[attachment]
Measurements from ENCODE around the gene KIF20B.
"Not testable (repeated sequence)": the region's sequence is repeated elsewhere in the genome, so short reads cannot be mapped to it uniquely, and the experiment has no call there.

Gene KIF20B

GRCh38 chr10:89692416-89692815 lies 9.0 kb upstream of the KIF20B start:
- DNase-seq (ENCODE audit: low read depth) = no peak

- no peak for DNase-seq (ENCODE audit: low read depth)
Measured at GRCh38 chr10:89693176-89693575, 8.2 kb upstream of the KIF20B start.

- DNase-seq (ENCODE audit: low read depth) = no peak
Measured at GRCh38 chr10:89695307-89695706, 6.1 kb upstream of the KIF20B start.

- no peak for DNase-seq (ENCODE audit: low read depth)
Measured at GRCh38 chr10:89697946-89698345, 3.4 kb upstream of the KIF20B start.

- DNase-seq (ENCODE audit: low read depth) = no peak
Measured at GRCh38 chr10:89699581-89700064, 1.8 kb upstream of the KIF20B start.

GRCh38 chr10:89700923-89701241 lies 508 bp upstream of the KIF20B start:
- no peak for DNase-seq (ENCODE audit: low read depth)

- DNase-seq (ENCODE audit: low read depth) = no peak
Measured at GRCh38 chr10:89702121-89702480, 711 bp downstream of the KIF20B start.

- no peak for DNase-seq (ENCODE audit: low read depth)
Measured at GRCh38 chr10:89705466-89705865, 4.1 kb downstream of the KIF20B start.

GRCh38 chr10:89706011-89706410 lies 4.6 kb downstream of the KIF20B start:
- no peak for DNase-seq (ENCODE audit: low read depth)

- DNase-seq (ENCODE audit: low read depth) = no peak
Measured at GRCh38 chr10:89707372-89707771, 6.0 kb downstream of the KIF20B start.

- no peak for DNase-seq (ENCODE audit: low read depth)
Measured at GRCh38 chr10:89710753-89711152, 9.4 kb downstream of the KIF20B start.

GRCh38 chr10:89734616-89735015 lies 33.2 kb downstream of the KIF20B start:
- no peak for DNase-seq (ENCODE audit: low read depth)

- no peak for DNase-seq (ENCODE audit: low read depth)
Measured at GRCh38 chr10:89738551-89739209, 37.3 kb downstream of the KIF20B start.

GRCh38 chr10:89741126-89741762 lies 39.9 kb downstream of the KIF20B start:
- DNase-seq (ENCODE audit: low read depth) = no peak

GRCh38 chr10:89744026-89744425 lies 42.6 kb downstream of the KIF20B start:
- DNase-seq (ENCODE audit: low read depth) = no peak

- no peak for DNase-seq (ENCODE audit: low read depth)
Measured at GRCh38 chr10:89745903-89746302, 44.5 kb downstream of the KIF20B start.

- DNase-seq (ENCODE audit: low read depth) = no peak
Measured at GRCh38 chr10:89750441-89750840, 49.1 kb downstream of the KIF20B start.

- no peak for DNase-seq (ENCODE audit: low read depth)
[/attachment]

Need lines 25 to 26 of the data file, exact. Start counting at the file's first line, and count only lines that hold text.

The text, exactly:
Measured at GRCh38 chr10:89710753-89711152, 9.4 kb downstream of the KIF20B start.

GRCh38 chr10:89734616-89735015 lies 33.2 kb downstream of the KIF20B start: